And it’s back to the Austen. I hadn’t touched an Austen novel in six months, and that was a grave mistake. My score card on my Austen travels is dreadful: Pride and Prejudice and Persuasion much loved but read years ago, and Sense and Sensibility and Emma read back in 2012, but no post written on either of them. And here I was with two Austen novels to go, and two extra books to read (A Jane Austen Education, by William Deresiewicz, and Why Jane Austen? by Rachel Brownstein). I had to regain my Austen footing fast, not least so I could rewatch The Jane Austen Book Club (2007) without fear of spoilers.
I must admit, I picked up Mansfield Park without much enthusiasm. I had heard that it was the dullest of the six novels, and despite the fact that Fanny Price was Austen’s favorite heroine, that she was also the most annoying character in English literature. I wish I could remember where I had heard the latter comment, since 1) I would say Sue Bridehead, from Hardy’s Jude the Obscure, is the most annoying character I have yet encountered in English literature, and 2) I found myself very drawn and sympathetic towards Fanny. The novel is surprisingly fast-paced considering it is much more introspective than its more action-packed cousins Sense and Persuasion, and its heroine considerably more down-trodden than other Austen heroines, even the abused Anne Eliot of Kellynch Hall.
What sets Fanny Price apart? There is the obvious lack of confidence, of a measured sense of personal justice, and of liveliness, all qualities easily found in Elizabeth Bennet and Emma Woodhouse, and even in the quieter Elinor Dashwood and Anne Eliot. Fanny is shy to the point of displeasing her cold and/or irritable relations, and although she is able rightfully to find fault in others as she matures, rarely is she able to voice her admonitions and protests aloud. She is abused time and again, sometimes to almost comic effect (I am thinking of the episode of the rose-cutting errand); she is physically weak, a characteristic belonging to none of the other heroines I have encountered. Fanny is constantly misunderstood and, to the end, is unshaken in protecting the family secrets from the family itself, to her own detriment and fresh rounds of emotional pain. These meek characteristics often do not serve her well, and they guarantee that many characters in the novel, such as Edmund and Sir Thomas, remain deceived about the relationships between the Bertrams and the slick young Crawfords. How could such an excess of docility be excused: at the risk of sounding like a querulous and downright cruel Aunt Norris, what could Austen love about this timid little girl?
Thankfully, I am no Aunt Norris. What struck me from the get-go was Fanny’s deep humility. What saves her from ever being exasperating is the fact that she genuinely desires her family’s good before her own: she is never resentful, never reproachful, and yet has every right to be both. She laments not being able to denounce the improprieties she witnesses to the male figures she admires and respects, but she refrains from exposing the wrongdoers solely because she thinks it will do more harm than good. Subtly, slowly, Austen leads us to prize Fanny’s mildness, restraint, and control, and to mistrust the very quality we admire in many of her other characters: liveliness.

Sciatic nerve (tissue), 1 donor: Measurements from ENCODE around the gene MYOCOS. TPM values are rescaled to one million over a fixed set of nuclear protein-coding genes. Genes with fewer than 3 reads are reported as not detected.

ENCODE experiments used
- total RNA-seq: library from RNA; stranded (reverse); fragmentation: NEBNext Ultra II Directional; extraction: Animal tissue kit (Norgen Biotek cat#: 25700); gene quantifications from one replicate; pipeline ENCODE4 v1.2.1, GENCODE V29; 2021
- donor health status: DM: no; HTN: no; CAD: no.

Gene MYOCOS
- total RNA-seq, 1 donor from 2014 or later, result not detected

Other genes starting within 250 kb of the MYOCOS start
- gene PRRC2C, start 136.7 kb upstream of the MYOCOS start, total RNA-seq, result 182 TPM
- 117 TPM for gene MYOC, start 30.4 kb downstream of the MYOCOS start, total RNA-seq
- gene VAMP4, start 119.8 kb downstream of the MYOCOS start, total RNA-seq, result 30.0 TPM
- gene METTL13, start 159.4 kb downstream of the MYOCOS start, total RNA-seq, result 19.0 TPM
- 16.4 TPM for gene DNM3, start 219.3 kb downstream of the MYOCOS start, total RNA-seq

Of course, figures like Mary and Henry Crawford could never be compared to the lively Lizzy Bennet because they are lively and light of mind as well as deportment. They are careless, and think only of their own pleasure; although they are not malicious, they lack compassion, an almost equal sin to malice in Austen’s world. We could never accuse Lizzy of allowing her merry character to overcome her sense of propriety or her humanity. Perhaps this is why I had so much trouble with Emma; the pretty, airy Emma Woodhouse comes too close, in my opinion, to sharing the abominable carelessness of the Crawfords, made abominable only because it is so insidious, folded as it is between charm and a sanguine, actually friendly and benign nature.
Miss Crawford is Fanny’s foil because, while neither are hateful characters, Miss Crawford’s character is “spoilt” when held up to Fanny’s. With all her privileges of education, beauty, a likable character and a superior mind, Mary is calculating, unfeeling, superficial, and ultimately self-destructive. Consciously or unconsciously, she is unable to ruin the happiness of the steadfast Fanny, and instead ruins her own chances for marital felicity. Mary and Fanny’s fates bring to mind my favorite Austen quote of all: In Pride and Prejudice, Elizabeth tells the wildly happy, newly-engaged Jane that, despite her wishes for her younger sister’s equal felicity, “Till I have your disposition, your goodness, I never can have your happiness” (page 300 of the Bantam edition).